It is commonplace for companies and supervisors across Canada to
be charged and convicted with respect to health and safety
offences. But the same doesn't necessarily hold true for health
and safety managers. In R. v. Della Valle, the Provincial Court
of Nova Scotia recently convicted and fined a health and safety
manager. This individual is now the second health and safety
manager to be convicted of an occupational health and safety
Mr. Della Valle was the occupational health and safety
coordinator of the Cape Breton Island Housing Authority, which owns
and maintains several housing units. After concerns were raised by
an employee, testing was done on vermiculite insulation found in
the attics of some of the housing units.
Mr. Della Valle came into possession of a written report which
confirmed the presence of asbestos in the insulation material, and
which outlined measures to protect maintenance workers and
occupants within the housing units. Mr. Della Valle gave a copy of
the report to and discussed it with two maintenance supervisors,
and then assumed the matter would be addressed. Six months later,
the matter again came to the attention of Mr. Della Valle, when he
learned that no steps had been taken to address the concerns
outlined in the report.
Mr. Della Valle was charged under the Occupational Health
and Safety Act of Nova Scotia for failing to take every
precaution in the circumstances to protect the health and safety of
employees and other persons at or near the workplace. He was found
guilty after trial.
Reasoning of the Court
The Court said that its task was to consider what responsibility
existed for Mr. Della Valle and then determine whether the
responsibility was exercised in the manner required by law. The
Court concluded that Mr. Della Valle had general responsibility for
health and safety matters within the organization. While he was not
engaged in hands-on repairs and maintenance, this did not diminish
his responsibility for health and safety matters in the broader
The Court determined that although Mr. Della Valle reported the
matter to two of the maintenance supervisors, he should have
reported the findings from the report to his supervisor, the
Director of the Cape Breton Island Housing Authority. He also did
not advise any other management personnel, the employees, contract
employees or the joint health and safety committee. Finally, he did
not follow-up to determine if the measures that had been
recommended in the report were actually being implemented.
While Mr. Della Valle was not paid at the level of top managers,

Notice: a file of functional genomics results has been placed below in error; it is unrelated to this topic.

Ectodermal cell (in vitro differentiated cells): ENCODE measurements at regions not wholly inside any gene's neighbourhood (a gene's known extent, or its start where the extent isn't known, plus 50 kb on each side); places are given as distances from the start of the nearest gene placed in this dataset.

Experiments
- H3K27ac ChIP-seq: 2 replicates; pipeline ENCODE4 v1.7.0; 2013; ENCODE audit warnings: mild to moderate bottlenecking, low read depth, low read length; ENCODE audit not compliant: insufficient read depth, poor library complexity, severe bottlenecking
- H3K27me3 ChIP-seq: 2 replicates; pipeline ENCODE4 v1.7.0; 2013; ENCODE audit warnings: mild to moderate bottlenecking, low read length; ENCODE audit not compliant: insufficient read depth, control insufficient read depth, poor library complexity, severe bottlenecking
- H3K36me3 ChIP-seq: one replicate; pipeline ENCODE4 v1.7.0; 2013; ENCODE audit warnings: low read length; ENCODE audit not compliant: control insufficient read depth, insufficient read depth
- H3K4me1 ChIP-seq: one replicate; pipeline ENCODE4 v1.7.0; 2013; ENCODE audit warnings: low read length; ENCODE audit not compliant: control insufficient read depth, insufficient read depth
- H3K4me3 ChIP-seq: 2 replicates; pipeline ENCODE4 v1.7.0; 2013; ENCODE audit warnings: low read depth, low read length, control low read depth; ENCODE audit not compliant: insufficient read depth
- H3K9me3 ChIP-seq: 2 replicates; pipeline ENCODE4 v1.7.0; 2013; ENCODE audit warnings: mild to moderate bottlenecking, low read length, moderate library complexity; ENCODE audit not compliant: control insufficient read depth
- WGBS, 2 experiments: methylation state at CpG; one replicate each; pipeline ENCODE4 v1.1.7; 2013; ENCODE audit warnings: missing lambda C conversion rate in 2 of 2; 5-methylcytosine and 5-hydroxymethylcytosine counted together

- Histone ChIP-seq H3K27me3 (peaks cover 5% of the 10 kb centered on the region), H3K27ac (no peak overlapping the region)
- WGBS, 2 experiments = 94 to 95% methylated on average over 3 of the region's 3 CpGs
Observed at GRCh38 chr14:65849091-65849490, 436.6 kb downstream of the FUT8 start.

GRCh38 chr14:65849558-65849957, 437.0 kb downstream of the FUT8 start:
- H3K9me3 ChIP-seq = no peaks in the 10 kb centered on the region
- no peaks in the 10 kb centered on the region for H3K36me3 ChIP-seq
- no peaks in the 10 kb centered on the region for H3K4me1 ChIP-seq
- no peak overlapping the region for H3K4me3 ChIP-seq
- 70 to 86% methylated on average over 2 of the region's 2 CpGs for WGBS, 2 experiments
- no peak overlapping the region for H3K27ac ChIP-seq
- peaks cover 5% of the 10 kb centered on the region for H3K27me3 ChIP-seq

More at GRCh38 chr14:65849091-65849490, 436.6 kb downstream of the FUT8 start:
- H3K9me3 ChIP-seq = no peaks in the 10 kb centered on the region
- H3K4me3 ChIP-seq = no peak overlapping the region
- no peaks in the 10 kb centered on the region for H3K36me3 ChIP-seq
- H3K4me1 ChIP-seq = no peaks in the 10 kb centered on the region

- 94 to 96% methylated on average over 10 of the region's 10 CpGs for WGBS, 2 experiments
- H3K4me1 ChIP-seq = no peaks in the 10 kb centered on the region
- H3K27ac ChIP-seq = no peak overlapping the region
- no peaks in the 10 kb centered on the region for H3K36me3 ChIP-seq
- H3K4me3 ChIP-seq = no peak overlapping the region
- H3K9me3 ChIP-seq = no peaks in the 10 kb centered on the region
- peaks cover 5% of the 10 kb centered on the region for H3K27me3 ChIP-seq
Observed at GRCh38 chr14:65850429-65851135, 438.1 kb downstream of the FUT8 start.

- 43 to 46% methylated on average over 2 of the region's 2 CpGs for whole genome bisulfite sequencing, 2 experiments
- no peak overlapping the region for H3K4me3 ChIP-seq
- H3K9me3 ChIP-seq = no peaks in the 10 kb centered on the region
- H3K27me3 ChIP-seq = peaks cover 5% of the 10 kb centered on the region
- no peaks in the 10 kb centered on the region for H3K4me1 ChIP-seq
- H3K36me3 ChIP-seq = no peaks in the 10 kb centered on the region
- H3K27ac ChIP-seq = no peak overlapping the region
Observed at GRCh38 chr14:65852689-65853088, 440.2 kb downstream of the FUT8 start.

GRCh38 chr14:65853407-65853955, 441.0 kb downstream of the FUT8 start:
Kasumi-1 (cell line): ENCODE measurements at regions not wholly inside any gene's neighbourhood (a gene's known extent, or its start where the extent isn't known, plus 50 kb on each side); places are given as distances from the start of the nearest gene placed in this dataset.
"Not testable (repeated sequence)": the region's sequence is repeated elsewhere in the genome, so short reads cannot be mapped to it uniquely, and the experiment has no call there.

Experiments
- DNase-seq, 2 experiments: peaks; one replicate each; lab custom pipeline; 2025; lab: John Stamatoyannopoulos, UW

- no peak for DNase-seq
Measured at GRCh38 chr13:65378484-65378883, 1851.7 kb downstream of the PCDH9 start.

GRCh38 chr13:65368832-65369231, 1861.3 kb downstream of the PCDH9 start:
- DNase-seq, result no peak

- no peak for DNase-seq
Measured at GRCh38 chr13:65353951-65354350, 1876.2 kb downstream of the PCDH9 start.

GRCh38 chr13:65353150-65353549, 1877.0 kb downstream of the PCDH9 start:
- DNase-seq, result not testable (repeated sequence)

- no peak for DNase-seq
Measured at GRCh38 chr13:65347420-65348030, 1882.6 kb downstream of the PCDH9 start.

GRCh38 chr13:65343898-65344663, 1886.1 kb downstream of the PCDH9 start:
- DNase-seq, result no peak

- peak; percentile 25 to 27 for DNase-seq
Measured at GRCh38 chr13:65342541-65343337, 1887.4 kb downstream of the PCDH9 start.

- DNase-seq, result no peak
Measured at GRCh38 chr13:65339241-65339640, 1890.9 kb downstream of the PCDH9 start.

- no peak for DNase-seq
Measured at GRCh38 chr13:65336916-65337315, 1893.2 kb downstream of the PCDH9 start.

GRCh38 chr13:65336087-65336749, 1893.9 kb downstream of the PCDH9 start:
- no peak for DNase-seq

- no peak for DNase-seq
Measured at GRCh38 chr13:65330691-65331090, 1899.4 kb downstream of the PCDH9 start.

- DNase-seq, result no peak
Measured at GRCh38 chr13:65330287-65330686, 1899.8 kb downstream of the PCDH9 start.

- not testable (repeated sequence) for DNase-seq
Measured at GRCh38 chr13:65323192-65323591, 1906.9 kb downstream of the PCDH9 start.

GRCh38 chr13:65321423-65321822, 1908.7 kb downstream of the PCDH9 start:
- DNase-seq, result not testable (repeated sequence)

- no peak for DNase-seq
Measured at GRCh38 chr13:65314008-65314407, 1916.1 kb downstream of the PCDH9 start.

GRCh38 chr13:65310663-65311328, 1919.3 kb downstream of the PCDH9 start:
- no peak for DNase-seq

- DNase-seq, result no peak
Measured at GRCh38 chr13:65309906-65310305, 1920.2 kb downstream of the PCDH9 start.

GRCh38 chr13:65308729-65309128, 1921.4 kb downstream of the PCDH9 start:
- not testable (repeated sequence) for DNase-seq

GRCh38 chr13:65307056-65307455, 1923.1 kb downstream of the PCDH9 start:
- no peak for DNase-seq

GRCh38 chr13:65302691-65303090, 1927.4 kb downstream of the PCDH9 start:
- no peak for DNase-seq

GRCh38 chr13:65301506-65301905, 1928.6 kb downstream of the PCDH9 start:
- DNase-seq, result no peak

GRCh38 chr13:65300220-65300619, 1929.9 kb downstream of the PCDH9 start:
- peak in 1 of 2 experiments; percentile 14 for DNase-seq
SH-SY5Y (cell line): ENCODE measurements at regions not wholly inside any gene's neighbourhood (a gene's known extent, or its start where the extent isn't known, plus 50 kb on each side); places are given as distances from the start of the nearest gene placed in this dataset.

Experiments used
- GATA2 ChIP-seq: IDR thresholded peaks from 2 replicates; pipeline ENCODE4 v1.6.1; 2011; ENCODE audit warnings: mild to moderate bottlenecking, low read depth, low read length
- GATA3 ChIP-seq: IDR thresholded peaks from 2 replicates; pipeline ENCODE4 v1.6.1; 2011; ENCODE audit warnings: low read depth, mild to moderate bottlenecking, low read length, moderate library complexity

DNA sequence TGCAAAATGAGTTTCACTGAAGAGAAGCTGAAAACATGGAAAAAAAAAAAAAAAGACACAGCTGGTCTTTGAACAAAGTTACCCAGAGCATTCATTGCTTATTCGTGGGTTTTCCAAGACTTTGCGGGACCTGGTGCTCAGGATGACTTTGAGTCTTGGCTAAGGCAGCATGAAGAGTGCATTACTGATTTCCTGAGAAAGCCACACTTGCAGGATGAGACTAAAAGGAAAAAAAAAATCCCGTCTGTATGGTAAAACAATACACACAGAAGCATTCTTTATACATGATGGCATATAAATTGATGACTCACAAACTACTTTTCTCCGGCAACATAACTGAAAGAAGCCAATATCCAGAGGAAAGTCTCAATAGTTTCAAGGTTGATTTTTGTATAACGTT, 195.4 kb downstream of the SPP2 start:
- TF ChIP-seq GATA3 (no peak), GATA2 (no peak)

the organizational chart put him at the top level reporting to the
Director. As such, he occupied a unique position within the
organization and his role, as set out in his job description and
considered in the context of the legislation, was to promote a safe
and healthy workplace.
What the Supervisor Should Have Done
Mr. Della Valle, the Court said, should have:
immediately notified his supervisor (the Director) of the
contents of the report. In this regard, the Court expressed
surprise that the Director was not informed of the situation for
more than six months;
followed-up with the supervisors to determine whether and to
what extent they had acted on the recommendations. Theirs and
others' response should have involved notification to tenants,
physical modification of the premises, use of specialized
equipment, advice to employees and contractors and attendant
attended and reported at one of the monthly joint occupational
health and safety committee meetings about the presence of asbestos
in the units; and
instigated a form of hazard assessment for any worker activity
which might involve an employee of the Housing Authority entering
the attic or disturbing the insulation from below.
The lack of any of these actions resulted in the Court
concluding that Mr. Della Valle had failed to establish due
diligence. Mr. Della Valle was fined $1,000 for failing to protect
workers and members of the public. This was in addition to the
$10,000 that the Department of Community Services had been fined
after it pled guilty in 2009 to failing to protect workers and
members of the public.
Given the similarity of occupational health and safety
legislation across the country, it will not be surprising to see
other provinces' courts adopt similar standards. Employers
should ensure that their health and safety managers understand
their personal responsibilities in this regard.
Unfortunately, reasonable accommodation for employees in the workplace continues to be the source of significant litigation and even today we continue to see outrageous examples of employers behaving badly.
We are now beginning to see reported cases involving charges and subsequent fines laid against employers for failing to provide information, instruction and supervision to protect a worker from workplace violence.
On October 13, 2016, the Supreme Court of Canada denied leave to appeal an Ontario Court of Appeal decision which ordered an employer to pay a former employee 37 months of salary and benefits following termination.
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